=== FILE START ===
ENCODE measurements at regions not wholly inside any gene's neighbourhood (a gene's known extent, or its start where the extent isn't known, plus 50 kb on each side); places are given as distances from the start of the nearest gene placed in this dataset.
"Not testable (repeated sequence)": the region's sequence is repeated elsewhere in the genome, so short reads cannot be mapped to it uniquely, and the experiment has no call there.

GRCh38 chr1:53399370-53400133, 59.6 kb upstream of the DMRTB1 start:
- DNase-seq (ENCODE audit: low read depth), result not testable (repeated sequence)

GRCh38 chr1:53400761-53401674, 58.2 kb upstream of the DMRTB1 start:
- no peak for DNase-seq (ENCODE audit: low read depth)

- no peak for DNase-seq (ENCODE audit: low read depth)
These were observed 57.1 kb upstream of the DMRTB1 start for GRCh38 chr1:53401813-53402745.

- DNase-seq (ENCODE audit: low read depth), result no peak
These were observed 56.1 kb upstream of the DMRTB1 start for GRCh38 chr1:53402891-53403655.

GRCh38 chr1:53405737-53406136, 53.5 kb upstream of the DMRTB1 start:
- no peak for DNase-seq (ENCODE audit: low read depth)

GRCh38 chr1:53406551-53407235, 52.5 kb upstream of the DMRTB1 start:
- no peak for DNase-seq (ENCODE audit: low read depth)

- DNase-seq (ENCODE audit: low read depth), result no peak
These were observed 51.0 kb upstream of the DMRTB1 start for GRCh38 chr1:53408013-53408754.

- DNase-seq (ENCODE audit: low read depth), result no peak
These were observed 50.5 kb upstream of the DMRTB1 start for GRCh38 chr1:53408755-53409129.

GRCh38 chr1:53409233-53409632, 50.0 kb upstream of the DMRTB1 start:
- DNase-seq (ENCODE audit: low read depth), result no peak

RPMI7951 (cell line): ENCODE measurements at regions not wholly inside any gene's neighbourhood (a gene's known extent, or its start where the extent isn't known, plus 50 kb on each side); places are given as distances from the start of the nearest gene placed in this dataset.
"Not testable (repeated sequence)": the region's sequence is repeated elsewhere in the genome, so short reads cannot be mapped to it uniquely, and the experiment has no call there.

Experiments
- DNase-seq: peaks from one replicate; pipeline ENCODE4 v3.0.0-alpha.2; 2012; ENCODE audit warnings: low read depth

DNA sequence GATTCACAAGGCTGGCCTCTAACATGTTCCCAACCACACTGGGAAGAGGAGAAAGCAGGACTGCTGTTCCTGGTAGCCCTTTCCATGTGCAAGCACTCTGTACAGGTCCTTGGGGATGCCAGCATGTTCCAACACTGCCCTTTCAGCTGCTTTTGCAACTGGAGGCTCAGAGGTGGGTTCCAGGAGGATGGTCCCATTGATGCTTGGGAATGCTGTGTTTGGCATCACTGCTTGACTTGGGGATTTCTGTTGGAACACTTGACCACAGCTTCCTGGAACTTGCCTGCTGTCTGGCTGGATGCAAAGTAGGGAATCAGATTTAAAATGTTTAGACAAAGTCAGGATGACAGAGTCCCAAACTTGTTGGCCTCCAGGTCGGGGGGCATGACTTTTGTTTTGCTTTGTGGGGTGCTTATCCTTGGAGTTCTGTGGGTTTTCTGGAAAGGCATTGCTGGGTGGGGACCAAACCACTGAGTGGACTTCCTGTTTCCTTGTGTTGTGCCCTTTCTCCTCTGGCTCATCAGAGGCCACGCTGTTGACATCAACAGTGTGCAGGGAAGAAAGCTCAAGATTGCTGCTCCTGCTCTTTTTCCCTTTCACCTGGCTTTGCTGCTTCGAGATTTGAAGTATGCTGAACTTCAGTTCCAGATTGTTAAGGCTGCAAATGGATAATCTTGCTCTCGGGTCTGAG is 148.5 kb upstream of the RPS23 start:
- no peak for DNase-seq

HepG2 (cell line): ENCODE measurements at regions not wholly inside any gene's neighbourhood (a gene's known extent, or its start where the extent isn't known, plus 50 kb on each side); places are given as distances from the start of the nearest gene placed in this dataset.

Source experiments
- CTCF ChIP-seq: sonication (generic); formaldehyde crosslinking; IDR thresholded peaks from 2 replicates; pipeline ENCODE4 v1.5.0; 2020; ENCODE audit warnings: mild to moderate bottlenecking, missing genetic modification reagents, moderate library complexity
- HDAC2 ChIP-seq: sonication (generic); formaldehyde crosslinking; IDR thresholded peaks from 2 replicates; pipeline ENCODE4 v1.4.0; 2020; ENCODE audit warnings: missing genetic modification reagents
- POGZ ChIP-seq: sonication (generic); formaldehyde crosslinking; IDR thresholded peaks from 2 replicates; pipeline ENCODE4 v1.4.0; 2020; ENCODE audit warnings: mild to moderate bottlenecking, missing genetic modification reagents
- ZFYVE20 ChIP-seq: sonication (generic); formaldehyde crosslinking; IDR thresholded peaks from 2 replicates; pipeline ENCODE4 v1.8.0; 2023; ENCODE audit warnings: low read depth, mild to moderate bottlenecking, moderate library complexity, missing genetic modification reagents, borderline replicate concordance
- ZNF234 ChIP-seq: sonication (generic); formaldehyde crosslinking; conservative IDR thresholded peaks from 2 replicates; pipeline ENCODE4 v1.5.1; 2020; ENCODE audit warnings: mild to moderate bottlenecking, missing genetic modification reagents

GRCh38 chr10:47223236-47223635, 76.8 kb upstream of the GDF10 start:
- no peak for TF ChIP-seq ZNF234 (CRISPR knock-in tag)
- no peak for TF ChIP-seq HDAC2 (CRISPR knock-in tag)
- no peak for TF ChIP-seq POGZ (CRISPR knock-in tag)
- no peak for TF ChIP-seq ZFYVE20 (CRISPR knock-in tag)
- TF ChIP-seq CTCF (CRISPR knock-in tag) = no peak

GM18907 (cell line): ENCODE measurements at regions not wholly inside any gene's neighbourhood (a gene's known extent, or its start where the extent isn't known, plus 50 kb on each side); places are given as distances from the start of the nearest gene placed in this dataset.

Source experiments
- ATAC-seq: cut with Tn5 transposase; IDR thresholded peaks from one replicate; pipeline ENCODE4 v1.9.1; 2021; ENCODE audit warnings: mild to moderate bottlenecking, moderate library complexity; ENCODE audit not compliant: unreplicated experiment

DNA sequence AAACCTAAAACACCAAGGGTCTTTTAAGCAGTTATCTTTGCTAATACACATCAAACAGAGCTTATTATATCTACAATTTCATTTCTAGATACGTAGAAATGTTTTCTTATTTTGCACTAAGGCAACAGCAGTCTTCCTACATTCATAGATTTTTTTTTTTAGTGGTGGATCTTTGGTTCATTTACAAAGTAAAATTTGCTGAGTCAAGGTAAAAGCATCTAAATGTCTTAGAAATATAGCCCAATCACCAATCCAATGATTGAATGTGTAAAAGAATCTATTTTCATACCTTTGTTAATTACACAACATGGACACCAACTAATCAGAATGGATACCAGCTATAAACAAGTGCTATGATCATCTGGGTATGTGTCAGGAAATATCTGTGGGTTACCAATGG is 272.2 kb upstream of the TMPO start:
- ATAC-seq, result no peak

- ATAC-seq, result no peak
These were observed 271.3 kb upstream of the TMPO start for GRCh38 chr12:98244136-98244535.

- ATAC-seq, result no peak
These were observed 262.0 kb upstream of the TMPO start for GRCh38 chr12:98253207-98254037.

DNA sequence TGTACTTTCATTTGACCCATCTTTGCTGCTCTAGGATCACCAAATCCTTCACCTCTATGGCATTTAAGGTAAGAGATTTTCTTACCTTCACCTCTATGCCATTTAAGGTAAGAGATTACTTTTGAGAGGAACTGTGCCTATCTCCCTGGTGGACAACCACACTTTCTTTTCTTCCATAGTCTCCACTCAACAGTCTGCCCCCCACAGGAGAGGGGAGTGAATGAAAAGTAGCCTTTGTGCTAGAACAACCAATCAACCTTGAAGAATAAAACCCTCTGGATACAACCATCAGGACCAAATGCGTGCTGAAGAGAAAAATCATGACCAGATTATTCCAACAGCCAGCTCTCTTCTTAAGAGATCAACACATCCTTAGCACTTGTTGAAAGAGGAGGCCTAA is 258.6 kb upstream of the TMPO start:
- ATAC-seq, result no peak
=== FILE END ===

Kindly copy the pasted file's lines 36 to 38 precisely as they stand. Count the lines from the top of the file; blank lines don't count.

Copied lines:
- no peak for TF ChIP-seq HDAC2 (CRISPR knock-in tag)
- no peak for TF ChIP-seq POGZ (CRISPR knock-in tag)
- no peak for TF ChIP-seq ZFYVE20 (CRISPR knock-in tag)